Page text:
Although characterized as a finding of fact, it is clear that finding 7 is a conclusion of law and therefore is not to be reviewed here on the basis of the "clearly erroneous" standard. Finding 7, which purports to be a quote from a Tennessee opinion, is only a paraphrase.*fn7 If the Tennessee opinion as actually written were followed literally, paintiff would not have had the duty to be able to stop in this particular case since Emanuel did not come to a sudden stop because of an emergency or in obedience to a traffic signal. This may be the rule in Tennessee, but it is not necessarily the rule in the Virgin Islands, and the reliance of the Municipal Court on a quote from a Tennessee opinion which it believed supported its position cannot now be said to change or modify the law of the Virgin Islands. The question before us then is: Does the paraphrase in finding 7 accurately reflect the law of the Virgin Islands?

The Virgin Islands Code*fn8 requires that:

"No person shall drive a motor vehicle on a public street or highway at a speed greater than is reasonable and prudent under the conditions and having regard to the actual and potential hazards then existing. In every event speed shall be so controlled as may be necessary to avoid colliding with any person, vehicle or other conveyance on the public street or highway."

The Municipal Court grounded its findings of contributory negligence by Bruce MacGibbon on his failure to keep his vehicle under control and on his not staying at a safe distance behind the car ahead at the speed he was travelling. The finding is not therefore couched in terms of excessive speed but in terms of keeping too little distance between the car in front and his own. It is a simple law of physics that speed and distance are interrelated by a mathematically determinable and certain ratio. Bruce MacGibbon then could have driven slower and maintained the distance between autos or maintained his speed and allowed a greater distance between his car and Emanuel's taxi.*fn9 We may therefore construe the Municipal Court's finding as one dealing with speed rather than distance. When this is done, it is clear that the conclusion of law characterized by the paraphrase in finding 7 is a correct statement of Virgin Islands law.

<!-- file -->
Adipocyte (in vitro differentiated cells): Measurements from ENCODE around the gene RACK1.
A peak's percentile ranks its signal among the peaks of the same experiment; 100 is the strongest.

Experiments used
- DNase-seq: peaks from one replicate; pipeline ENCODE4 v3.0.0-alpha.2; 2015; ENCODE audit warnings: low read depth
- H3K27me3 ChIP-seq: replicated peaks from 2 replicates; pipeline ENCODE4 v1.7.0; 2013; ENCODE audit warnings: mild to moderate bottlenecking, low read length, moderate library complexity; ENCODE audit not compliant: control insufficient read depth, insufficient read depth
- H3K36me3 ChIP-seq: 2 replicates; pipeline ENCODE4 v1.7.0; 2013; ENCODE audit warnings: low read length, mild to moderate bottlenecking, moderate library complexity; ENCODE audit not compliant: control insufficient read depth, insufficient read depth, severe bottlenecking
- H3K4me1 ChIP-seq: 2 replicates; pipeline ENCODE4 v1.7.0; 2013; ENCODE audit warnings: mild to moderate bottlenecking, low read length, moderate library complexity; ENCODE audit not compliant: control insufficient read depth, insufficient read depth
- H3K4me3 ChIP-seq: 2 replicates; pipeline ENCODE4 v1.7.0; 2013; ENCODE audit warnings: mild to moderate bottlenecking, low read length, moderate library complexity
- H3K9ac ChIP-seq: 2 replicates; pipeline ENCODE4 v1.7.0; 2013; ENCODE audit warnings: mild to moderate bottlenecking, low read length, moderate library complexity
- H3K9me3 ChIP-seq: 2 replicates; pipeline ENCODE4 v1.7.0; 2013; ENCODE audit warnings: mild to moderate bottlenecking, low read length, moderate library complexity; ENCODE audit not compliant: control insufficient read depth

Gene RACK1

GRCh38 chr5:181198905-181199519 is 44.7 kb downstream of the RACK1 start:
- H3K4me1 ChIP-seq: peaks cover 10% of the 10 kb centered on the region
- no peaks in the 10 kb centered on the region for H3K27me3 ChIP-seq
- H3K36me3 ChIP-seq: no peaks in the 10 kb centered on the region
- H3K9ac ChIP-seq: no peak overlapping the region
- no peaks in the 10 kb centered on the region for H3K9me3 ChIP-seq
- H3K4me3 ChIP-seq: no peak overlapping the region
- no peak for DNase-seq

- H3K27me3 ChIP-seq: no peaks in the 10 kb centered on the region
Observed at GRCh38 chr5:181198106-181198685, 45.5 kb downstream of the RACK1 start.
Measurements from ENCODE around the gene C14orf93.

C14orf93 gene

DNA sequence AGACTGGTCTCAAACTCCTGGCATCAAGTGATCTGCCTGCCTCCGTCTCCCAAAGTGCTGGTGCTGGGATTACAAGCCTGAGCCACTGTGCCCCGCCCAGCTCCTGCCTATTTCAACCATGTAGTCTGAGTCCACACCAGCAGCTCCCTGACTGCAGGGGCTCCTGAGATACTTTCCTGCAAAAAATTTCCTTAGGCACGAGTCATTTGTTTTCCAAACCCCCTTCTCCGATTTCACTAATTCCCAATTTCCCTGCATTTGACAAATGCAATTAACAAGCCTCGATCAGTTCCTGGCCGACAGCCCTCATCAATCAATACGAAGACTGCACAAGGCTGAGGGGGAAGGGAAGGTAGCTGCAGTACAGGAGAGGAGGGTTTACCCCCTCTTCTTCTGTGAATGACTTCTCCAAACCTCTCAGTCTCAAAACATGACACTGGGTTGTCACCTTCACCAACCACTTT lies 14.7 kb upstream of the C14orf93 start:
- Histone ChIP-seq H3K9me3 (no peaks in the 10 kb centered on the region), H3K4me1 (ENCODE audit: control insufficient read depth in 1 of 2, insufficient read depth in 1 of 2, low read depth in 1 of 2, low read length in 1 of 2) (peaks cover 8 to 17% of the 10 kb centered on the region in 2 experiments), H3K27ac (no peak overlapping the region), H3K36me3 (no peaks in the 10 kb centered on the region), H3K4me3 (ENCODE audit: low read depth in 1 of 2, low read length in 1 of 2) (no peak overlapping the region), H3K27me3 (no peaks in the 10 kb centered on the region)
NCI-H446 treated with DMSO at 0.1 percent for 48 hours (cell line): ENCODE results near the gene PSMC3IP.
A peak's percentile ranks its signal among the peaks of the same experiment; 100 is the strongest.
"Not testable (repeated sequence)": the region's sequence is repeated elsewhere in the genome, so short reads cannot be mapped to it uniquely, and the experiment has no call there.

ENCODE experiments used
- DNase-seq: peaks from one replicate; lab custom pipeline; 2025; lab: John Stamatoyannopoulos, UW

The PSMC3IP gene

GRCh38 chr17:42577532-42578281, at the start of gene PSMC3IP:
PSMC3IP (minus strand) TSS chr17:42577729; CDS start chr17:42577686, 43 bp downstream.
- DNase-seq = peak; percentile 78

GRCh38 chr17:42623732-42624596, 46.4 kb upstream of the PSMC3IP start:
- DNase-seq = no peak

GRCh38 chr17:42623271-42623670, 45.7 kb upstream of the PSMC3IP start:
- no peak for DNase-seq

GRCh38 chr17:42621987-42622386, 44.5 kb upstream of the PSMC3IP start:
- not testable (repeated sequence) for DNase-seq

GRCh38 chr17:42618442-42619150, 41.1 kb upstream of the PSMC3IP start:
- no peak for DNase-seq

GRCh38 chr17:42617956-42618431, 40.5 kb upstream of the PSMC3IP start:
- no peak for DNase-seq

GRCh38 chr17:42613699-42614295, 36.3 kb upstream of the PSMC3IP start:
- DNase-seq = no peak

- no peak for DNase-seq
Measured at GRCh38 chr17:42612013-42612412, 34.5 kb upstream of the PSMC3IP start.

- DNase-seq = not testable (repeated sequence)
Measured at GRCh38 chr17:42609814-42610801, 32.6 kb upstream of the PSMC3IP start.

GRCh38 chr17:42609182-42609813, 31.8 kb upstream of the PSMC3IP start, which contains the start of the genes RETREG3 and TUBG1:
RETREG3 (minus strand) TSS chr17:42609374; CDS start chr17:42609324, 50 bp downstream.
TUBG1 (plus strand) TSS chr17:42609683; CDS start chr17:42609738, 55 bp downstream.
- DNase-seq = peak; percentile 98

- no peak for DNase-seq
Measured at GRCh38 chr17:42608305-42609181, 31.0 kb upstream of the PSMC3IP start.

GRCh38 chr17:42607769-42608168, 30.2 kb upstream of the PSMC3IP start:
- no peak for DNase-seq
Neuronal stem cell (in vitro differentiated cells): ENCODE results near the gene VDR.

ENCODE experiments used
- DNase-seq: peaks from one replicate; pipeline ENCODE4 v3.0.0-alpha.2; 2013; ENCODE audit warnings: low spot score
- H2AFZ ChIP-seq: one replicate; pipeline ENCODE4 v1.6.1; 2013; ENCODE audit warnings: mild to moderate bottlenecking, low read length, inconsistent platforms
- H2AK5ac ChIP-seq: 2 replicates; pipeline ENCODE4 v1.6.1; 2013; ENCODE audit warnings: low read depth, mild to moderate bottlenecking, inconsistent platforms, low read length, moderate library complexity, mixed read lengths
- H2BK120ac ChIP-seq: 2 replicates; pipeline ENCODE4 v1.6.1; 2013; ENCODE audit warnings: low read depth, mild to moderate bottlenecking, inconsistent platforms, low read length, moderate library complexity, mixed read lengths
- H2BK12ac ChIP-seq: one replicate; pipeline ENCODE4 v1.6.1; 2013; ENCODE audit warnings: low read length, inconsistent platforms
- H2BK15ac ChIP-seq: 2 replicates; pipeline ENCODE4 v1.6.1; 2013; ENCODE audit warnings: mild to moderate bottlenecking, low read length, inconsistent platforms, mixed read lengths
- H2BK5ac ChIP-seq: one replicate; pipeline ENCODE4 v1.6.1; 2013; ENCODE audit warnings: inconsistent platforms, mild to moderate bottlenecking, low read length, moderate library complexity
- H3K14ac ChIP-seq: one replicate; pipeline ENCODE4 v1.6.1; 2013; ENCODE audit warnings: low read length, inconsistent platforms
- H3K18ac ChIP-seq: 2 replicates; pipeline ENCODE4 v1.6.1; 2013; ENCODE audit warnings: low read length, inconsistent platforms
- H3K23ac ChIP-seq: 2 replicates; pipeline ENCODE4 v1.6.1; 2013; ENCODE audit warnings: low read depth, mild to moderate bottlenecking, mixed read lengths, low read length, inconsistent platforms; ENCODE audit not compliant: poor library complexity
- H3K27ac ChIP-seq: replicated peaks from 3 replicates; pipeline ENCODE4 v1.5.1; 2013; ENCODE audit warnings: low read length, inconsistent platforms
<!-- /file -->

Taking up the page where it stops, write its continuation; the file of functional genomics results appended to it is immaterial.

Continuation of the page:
Even if this conclusion of law is viewed as couched only in terms of control, rather than speed, it is sustainable. In Baumann v. Canton, 7 V.I. 60 (D.C.V.I.1968), a case decided a few months after this collision took place but applying the law of the Virgin Islands as it had stood for some time, the District Court of the Virgin Islands stated:

"It is a well established rule that a motorist must operate his vehicle always with due regard for the safety of all others on the highway. He is charged with the duty of keeping his automobile under such control that he can stop within the distance on the road ahead which he can clearly see. The law exacts of him constant care and attention and imposes upon him certain positive duties * * * (Footnote omitted)." Id. at 67.

Thus, it appears that the Virgin Islands recognizes a common law rule which imposes a duty to be able to stop within a distance the driver can clearly see. It is important to note that the District Court in Baumann, supra, also found a statutory base for requiring a driver to be able to stop without collision,*fn10 independently of the common law rule it claimed was well established.

The conclusion of law found in finding 7 of the Municipal Court's opinion in this case must therefore be affirmed and the findings and conclusions stemming from it sustained.

We have considered carefully all the other arguments made by plaintiff and find them without merit.

The judgment of the District Court will be affirmed.